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New Left Review 94, July-August 2015


marco d’eramo

After Waterloo

Blast Blücher! Without the intervention of the Prussian Field Marshal who came to Wellington’s rescue at four-thirty in the afternoon of 18 June 1815, history might have taken another turning. Not because Napoleon was particularly admirable; he had after all overthrown the first continental republic to be born of a popular revolution and went on to have himself crowned. Blast Blücher, because the Battle of Waterloo signalled the victory of something new in occidental history: a coherent and coordinated project for a return to the past. At the same time, Waterloo marked the end of the era it was seeking to revive.

This was, firstly, the last great world-historical battle to be decided in the course of a day, its ‘field’ unfolding between dawn and dusk. Such was the Battle of Kadesh between Egypt and the Hittites in 1,274 bc, which determined the fate of the Middle East for half a millennium; or the Battles of Cannae and Zama between Rome and Carthage in 216 and 202 bc, for hegemony over the Mediterranean. The Battle of Pharsalus between Caesar and Pompey in 48 bc, and that of Actium, pitching Octavian Augustus against Anthony and Cleopatra in 31 bc, decided the new master of Rome. In the Battle of Poitiers (732), Charles Martel blocked the advance of the Moors into Europe. The Battle of Hastings (1066) Normanized the island of the Anglo-Saxons. The Battle of Pavia (1525) ensured the Hapsburgs’ hegemony over Renaissance Europe. In these battles it was the Emperor, the Duke, the great commander who would rise at dawn—if he had slept at all; the Prince of Condé owed his renown to the sound sleep he enjoyed before the Battle of Rocroi (1643), which showed he felt not the slightest worry. By evening, their fate would be settled: either the stars or the stables.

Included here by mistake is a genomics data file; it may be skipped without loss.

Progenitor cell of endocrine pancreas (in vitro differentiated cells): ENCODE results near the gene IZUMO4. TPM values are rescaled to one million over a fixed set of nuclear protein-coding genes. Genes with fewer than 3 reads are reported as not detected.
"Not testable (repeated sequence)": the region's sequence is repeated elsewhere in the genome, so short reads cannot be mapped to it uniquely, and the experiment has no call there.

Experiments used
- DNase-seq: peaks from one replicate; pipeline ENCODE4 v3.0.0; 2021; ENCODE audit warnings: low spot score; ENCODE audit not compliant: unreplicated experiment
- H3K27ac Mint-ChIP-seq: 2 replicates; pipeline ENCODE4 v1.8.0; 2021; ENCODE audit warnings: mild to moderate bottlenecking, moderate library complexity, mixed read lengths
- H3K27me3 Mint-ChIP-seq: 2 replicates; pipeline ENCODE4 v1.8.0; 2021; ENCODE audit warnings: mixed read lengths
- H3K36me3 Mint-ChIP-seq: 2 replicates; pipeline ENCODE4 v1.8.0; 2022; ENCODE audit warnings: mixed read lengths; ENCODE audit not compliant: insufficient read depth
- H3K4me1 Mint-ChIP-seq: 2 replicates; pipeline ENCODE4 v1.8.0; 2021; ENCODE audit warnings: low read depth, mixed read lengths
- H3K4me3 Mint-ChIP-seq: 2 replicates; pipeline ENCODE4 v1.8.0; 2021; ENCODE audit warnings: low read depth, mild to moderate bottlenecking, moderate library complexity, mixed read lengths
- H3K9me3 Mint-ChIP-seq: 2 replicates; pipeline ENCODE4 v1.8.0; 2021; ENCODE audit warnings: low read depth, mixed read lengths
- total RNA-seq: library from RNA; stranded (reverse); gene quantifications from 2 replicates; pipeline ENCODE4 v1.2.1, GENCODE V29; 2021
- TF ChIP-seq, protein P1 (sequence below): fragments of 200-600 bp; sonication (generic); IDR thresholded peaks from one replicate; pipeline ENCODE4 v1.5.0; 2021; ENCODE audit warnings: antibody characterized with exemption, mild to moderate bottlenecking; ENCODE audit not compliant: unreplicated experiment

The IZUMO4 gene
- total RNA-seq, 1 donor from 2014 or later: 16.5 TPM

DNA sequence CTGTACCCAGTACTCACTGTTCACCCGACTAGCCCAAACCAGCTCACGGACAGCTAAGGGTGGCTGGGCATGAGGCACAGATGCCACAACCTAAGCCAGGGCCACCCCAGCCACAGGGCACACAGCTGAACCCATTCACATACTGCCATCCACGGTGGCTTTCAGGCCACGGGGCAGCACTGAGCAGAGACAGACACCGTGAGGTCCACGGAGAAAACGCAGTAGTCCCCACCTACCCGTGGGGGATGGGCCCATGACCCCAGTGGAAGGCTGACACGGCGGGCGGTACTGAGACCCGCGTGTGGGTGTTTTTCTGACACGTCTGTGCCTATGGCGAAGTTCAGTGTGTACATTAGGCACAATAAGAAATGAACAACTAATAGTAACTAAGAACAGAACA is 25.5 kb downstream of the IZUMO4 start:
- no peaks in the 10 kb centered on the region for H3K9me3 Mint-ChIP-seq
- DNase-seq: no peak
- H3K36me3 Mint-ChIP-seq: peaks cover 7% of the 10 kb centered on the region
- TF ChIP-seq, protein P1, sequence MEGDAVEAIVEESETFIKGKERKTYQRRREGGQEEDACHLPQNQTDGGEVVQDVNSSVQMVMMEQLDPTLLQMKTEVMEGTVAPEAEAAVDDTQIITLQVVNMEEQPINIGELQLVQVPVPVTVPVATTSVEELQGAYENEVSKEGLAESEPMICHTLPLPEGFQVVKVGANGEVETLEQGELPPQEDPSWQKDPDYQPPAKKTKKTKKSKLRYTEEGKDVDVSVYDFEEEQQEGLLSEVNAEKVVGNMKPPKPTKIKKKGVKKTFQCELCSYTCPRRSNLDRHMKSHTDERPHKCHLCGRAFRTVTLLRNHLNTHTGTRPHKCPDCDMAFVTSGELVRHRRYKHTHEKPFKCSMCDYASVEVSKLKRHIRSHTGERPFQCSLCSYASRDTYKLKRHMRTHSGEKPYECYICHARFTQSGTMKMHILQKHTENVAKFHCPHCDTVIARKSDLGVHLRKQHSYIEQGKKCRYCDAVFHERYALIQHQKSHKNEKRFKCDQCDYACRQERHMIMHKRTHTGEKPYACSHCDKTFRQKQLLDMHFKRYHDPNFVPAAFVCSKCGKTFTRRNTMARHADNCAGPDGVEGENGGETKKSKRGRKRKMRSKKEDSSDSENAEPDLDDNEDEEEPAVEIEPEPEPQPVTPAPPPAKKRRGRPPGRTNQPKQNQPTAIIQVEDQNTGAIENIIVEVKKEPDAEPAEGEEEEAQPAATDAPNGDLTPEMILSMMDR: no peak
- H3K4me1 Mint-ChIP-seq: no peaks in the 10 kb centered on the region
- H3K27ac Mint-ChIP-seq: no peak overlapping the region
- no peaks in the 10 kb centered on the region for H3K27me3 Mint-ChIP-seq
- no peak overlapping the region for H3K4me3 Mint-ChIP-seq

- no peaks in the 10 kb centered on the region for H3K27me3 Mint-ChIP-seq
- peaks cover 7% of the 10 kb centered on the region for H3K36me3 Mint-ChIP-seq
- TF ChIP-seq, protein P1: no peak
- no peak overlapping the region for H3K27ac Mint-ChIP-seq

But after Waterloo, battles grew longer. Three days for Gettysburg (1863), two for the Battle of Sedan (1870). Eight days for the Battle of the Marne (1914), three for the Battle of Midway (1942); twelve for the (third) Battle of El Alamein (1942); over four months for the Battle of Stalingrad (1942–43); over two months each for the Battle of the Philippines (1944) and the Battle of Okinawa (1945) between USA and Japan. In the modern world it has become ever more difficult to distinguish between battles and campaigns. The two-month Tet Offensive (1968) is remembered from the Vietnam War, not any particular battle. Belying the rhetoric, the ‘mother of all battles’ no longer bears children. It’s interesting, too, that the names of the commanders are less important than they used to be; we more often recall a defeated general than a victor. At Gettysburg, everyone knows that Robert E. Lee was vanquished, but who remembers the winner, George Meade? El Alamein signals the defeat of Rommel rather than Montgomery’s victory. For Stalingrad, the surrender of Field Marshal Paulus is impressed upon our memory, but who was the winner? (Vasilij Ivanovic Cujkov). Waterloo was also the last engagement in which the head of state led his troops into battle in person. (Napoleon’s nephew, Napoleon III, did no commanding at Sedan). It was the last time that political power and military command coincided in a ‘fateful day’. Since then, not even the most autocratic of dictators have personally directed frontline operations. In this sense, Waterloo really was the last day of the Ancien Régime.